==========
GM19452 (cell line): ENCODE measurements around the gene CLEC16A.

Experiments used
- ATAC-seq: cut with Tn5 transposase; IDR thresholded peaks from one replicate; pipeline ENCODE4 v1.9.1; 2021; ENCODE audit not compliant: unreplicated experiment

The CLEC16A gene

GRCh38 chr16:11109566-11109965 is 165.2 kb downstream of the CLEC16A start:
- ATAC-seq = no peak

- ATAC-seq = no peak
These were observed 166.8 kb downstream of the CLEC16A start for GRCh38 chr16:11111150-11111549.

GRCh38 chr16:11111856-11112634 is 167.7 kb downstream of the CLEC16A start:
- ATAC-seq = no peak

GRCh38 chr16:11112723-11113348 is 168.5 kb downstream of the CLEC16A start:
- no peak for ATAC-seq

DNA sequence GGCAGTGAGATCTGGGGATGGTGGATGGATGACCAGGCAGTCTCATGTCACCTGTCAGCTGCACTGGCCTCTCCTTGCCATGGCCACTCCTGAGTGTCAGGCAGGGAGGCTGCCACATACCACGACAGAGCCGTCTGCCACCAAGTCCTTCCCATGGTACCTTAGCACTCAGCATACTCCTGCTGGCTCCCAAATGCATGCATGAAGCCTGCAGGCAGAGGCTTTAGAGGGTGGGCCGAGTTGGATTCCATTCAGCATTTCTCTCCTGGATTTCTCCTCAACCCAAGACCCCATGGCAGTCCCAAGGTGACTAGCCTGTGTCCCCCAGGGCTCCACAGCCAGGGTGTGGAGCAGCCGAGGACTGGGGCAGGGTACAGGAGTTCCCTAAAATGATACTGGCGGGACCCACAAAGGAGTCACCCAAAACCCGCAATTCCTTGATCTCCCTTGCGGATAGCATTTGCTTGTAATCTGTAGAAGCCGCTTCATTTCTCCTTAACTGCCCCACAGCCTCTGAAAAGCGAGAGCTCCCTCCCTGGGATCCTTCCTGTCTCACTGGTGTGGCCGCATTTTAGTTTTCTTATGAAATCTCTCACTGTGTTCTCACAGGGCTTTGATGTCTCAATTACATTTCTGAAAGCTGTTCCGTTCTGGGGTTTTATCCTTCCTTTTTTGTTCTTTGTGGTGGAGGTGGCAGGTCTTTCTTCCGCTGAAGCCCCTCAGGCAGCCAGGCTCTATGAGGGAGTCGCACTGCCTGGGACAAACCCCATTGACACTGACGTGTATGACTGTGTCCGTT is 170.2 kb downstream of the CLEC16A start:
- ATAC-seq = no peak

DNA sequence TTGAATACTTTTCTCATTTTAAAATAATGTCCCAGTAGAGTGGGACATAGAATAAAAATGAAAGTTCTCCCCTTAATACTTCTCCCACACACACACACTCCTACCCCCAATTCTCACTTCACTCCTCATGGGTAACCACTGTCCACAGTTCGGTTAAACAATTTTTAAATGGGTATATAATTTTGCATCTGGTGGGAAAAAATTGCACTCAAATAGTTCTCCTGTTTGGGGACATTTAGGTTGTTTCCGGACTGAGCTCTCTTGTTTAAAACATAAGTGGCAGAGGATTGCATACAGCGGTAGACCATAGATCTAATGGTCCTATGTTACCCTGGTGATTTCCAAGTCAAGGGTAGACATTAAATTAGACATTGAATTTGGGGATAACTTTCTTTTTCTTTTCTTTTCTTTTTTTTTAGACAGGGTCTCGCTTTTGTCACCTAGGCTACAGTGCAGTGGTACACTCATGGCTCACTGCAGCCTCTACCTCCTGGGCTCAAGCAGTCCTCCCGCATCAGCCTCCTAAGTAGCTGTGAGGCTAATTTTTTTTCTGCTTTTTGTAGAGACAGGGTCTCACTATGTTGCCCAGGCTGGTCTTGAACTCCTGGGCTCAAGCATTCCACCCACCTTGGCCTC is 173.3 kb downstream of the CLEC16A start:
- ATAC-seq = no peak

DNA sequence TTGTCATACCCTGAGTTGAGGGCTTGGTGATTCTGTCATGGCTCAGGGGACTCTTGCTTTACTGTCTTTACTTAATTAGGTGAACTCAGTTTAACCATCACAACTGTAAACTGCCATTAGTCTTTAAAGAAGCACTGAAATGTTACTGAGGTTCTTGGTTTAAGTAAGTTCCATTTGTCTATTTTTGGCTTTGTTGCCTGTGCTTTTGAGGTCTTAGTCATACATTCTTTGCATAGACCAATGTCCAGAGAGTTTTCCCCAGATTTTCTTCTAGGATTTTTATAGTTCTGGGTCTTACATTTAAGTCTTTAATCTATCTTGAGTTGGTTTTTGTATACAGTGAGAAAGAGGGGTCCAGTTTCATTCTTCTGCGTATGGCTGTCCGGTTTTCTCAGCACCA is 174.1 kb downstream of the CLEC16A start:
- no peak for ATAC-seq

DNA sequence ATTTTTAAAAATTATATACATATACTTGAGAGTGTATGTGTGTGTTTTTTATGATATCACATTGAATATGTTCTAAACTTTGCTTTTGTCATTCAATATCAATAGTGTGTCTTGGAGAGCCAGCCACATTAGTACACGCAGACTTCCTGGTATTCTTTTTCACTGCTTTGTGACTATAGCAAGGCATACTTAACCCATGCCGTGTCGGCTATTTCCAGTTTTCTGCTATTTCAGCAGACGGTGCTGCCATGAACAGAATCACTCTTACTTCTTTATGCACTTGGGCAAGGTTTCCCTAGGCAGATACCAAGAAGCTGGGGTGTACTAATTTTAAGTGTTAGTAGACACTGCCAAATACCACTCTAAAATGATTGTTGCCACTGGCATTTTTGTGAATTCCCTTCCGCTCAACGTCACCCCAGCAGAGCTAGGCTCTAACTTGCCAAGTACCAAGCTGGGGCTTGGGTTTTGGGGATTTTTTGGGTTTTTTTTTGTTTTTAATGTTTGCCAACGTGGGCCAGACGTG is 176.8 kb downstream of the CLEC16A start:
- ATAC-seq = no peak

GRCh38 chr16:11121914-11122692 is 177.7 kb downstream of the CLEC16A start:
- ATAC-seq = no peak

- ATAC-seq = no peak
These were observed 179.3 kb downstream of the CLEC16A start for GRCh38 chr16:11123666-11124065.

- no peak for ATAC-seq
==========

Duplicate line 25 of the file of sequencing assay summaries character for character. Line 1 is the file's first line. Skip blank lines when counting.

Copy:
- no peak for ATAC-seq